An air of quiet efficiency-A A +A
Sunday, July 6, 2014
THERE is an air of quiet efficiency around Jongwook Park, the new regional manager of Korean Air. His company has nine flights weekly in and out of Cebu, catering mostly to Koreans who come here to learn the English language.
Aside from these students, he said there are about 30,000 Koreans now residing in Cebu, and 80,000 in Metro Manila, who also fly in and out of the country, depending on their needs.
That the Philippines has become a favored travel destination by Koreans is partly due to the proximity of the country. Park said it takes only about four hours to get here and back, and Korean tourists can comfortably come here for weekend vacations.
And there are the excellent English (as a second language) schools, especially now that knowing English is a must to get ahead in the Korean work place. In fact, Korean Air no longer accepts applicants who do not have English language proficiency because the company is global, and any employee might be sent anywhere in the world where Korean Air flies. Like Park.
Park has been with Korean Air Lines for 20 years. Born in Seoul, he has a degree in French literature and language from ChungAng University.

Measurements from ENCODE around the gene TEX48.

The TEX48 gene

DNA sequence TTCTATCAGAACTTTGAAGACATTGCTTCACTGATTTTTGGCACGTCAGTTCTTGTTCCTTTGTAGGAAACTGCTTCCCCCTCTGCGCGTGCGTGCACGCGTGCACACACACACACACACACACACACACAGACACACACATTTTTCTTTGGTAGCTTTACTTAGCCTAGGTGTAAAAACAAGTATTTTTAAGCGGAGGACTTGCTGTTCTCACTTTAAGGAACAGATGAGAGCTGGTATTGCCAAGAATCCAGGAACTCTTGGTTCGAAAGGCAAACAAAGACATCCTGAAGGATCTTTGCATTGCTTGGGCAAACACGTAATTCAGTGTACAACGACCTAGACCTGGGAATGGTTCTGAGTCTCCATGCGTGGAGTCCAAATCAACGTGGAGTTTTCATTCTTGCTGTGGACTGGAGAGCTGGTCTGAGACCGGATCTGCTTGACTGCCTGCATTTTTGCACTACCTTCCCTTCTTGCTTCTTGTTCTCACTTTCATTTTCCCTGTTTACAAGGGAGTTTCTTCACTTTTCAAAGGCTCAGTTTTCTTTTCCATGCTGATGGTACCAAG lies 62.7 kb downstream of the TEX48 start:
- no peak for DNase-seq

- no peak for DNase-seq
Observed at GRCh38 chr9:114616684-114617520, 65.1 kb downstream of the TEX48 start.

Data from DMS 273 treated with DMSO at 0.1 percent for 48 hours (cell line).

Except for a brief assignment in Bangkok, Park has mostly been assigned in Korea. Cebu is his second assignment out of his country, and it is a promotion for him, jumping from sales manager to regional manager. He expects to be in Cebu for four years and has brought with him his wife and son (who will enroll at the International School).
He says he likes his job because it makes him “feel appreciated” when passengers take time to tell him and his staff and airline crew that they have done a good job. Also. it makes it possible for him to travel anywhere in the world at “less cost.”
Park has been in Cebu for two months and he says he likes Cebu’s blue sky and white clouds, which he seldom sees in Korea. And he finds the people warm-hearted. He observed that Cebuanos know how to relax and enjoy life. Work-wise, his only complaint is the congestion at the Cebu airport with about five airlines coming in at about the same time, making for long lines at the terminal.
He expressed the wish to know and explore Cebu more. Already, he has been to Oslob for whale-watching and plans another out-of-town trip soon, this time to Kawasan Falls. He has also tried Cebu cuisine and particularly likes crispy pata, kangkong, Bicol Express and calamares. Soon he will be acquainting himself with Cebu’s golfing places.
As regional manager of Korean Air, Park aims to introduce “beautiful Cebu” to Koreans as best as he can and he will do his best to provide safe and comfortable travel for Filipinos who fly Korean Air (which will soon fly to Houston, Texas). If given the chance, Park added, he would like to play a role in promoting friendship between the Philippines and Korea.
Here is one manager who not only thinks of the business at hand, but also of the relationship between his host country and his native land.
Welcome to Cebu, Park.
Published in the Sun.Star Cebu newspaper on July 07, 2014.